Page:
Knapsack problem 0/1 with even number of items

So I need to solve the knapsack problem, but I need to make sure that the end solution consists of an even number of items.

I found this on an already existing question:

You can keep two tables with $n$ rows and $C$ columns:

$DP_{even}$ that saves the best knapsack solution with an even number of itens. $DP_{odd}$ that saves the best knapsack solution with an odd number of itens.

To fill $DP_{even}$ you look at the previous best solution of $DP_{odd}$ plus a new item, or of $DP_{even}$ if you don't take the item: $$DP_{even}[i, j] = max(DP_{odd}[i - 1,j - c[i]] + v[i], DP_{even}[i - 1, j])$$ The same idea goes for $DP_{odd}$ $$DP_{odd}[i, j] = \max(DP_{even}[i - 1,j - c[i]] + v[i], DP_{odd}[i - 1, j])$$

Your solution will be in $DP_{even}[n, C]$

But how do I initialize both arrays, since when I intitialize them with 0 in the first row both arrays are going to be the same? Or am I making a false conclusion?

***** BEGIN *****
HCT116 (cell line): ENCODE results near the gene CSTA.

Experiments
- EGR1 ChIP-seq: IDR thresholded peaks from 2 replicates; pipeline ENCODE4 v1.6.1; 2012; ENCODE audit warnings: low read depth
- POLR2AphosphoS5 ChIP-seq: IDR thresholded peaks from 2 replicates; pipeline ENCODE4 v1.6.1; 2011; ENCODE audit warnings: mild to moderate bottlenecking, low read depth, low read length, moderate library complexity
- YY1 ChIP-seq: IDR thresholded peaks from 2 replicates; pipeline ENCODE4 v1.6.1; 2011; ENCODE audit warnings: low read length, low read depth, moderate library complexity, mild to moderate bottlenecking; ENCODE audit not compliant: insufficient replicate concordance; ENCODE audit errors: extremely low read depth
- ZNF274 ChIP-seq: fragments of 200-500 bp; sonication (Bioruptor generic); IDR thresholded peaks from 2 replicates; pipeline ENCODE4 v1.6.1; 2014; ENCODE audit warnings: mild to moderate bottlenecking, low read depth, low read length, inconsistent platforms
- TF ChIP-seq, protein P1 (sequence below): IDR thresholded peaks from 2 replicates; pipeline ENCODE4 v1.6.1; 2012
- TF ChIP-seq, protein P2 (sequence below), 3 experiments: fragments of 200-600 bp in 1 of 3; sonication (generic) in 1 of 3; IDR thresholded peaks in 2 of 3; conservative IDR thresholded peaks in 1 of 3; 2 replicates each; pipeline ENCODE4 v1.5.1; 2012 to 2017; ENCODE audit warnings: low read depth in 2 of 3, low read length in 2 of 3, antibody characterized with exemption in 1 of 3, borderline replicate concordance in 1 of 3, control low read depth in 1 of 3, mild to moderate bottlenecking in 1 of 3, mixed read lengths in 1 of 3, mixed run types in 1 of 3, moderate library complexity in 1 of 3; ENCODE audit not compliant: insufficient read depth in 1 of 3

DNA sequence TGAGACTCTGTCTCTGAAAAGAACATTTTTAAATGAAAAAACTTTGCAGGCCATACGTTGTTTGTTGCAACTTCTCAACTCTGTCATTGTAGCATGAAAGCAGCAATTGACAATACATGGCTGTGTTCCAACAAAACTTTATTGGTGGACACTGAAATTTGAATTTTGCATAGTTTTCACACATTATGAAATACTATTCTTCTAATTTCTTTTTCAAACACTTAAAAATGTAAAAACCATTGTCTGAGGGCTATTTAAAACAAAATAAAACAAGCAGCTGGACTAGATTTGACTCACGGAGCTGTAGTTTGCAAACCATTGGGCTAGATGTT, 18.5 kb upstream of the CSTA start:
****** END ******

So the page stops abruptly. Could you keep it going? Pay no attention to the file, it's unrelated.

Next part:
Edit: I already know how to solve the knapsack problem normally, so you don't need to explain that.

It is easy to see that $DP_{even}[0,0]$ should be $0$, and $DP_{even}[0,j]$ for $j>0$ should be $-\infty$. This is because the highest value you can get with considering none of the items and cost nothing is trivially 0, but the case where you consider none them but still cost something is impossible, hence we can safely assign it $-\infty$.
Now let's look at $DP_{odd}$. You might think that $DP_{odd}[0,0]$ is $0$, but following your definition, $DP_{odd}[0,0]$ means the highest value you can get with considering none of the items, and take an odd number of items and costs nothing. Notice the contradiction in this statement? You don't consider any items, then obviously you couldn't have taken an odd number of items! The same argument holds for all $DP_{odd}[0,j]$ for $j\geq 0$. Hence, they are all assigned $-\infty$.
To summarize, the base case is very similar. Both $DP_{even}[0,j]$ and $DP_{odd}[0,j]$ are mostly $-\infty$, except $DP_{even}[0,0]$ which is $0$. Now, you can safely run your recurrence relations on top of the base cases.